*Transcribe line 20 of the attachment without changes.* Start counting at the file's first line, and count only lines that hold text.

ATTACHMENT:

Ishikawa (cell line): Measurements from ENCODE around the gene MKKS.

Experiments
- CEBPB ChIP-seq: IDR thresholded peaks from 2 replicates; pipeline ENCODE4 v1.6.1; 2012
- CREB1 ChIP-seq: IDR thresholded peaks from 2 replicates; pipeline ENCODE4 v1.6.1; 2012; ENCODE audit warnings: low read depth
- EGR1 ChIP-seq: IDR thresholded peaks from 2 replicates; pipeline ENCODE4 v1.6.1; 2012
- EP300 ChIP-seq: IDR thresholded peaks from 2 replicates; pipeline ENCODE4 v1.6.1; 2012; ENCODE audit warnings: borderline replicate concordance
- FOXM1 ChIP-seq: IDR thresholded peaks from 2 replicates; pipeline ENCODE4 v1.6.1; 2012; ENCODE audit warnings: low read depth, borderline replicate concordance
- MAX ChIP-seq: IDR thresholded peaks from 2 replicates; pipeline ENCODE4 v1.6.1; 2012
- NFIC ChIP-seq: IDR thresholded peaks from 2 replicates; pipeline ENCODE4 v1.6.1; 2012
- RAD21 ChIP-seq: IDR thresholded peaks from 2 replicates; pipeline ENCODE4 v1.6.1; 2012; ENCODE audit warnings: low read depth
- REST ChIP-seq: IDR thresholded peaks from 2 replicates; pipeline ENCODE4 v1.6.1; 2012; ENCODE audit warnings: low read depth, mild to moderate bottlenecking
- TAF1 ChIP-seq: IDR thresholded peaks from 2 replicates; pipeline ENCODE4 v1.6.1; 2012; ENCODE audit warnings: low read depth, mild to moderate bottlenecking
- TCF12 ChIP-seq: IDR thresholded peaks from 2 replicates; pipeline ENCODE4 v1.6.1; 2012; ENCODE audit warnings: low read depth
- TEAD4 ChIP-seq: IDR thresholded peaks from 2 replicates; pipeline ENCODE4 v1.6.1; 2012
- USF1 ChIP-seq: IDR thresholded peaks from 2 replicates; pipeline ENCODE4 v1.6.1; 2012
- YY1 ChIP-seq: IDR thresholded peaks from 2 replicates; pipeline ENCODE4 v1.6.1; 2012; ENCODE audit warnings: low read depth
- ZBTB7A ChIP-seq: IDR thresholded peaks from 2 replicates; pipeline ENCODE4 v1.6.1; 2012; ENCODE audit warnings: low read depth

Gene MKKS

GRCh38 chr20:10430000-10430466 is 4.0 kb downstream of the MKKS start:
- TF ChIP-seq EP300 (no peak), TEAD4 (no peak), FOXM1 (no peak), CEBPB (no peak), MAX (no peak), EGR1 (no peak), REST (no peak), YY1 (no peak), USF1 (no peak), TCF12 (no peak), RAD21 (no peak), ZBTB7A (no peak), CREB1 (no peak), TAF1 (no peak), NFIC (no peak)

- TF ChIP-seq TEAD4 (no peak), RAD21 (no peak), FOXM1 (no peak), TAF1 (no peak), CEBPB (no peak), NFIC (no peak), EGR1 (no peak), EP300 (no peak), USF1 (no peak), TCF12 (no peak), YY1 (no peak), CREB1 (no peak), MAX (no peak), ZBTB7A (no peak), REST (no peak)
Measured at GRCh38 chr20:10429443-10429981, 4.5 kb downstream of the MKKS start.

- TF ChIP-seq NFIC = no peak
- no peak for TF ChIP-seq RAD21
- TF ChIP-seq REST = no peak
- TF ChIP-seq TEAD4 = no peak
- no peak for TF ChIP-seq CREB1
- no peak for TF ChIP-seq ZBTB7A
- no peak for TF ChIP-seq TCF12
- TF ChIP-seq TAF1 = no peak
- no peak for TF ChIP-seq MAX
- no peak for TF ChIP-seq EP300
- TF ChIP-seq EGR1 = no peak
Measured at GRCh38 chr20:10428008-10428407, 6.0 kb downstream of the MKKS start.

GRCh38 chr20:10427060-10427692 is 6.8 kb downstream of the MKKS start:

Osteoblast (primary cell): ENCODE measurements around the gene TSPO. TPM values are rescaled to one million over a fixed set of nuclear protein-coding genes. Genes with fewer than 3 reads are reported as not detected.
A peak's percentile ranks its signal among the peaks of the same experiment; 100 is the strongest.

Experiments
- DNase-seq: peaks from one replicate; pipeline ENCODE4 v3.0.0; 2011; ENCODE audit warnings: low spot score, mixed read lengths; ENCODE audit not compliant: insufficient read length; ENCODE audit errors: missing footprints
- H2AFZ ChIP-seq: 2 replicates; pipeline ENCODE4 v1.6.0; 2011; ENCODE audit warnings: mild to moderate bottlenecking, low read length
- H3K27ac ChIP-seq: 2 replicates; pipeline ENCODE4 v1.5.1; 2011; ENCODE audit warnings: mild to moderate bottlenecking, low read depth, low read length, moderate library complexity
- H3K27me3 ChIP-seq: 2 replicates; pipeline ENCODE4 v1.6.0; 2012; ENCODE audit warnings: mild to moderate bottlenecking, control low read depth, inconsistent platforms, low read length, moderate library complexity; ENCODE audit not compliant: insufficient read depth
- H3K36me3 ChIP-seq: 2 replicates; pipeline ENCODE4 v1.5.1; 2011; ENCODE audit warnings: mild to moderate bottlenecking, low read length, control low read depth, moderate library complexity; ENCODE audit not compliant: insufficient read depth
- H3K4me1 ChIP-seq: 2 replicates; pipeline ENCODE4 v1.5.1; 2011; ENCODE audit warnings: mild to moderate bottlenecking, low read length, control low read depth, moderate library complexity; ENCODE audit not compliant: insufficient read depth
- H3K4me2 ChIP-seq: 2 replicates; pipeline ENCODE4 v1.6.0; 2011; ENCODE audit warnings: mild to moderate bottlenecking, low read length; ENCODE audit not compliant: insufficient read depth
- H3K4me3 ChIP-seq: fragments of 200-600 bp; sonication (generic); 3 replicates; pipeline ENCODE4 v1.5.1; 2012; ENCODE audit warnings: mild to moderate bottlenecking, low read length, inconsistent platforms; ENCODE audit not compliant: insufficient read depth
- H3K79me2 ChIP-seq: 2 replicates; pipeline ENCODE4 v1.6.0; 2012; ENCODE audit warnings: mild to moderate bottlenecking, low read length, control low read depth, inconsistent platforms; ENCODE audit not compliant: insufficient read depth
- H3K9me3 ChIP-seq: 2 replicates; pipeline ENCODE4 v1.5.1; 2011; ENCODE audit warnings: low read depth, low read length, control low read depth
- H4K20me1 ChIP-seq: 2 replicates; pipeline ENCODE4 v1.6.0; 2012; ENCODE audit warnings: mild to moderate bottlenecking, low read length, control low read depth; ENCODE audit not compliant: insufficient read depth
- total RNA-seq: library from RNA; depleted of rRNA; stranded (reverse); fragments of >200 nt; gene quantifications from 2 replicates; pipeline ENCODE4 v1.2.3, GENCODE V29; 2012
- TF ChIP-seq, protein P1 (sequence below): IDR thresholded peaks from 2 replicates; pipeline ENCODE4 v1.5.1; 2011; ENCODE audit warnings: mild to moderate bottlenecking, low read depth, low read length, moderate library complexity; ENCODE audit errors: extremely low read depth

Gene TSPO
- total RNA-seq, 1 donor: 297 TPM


- TF ChIP-seq EP300 (no peak), TEAD4 (no peak), FOXM1 (no peak), CEBPB (no peak), MAX (no peak), EGR1 (no peak), REST (no peak), YY1 (no peak), USF1 (no peak), TCF12 (no peak), RAD21 (no peak), ZBTB7A (no peak), CREB1 (no peak), TAF1 (no peak), NFIC (no peak)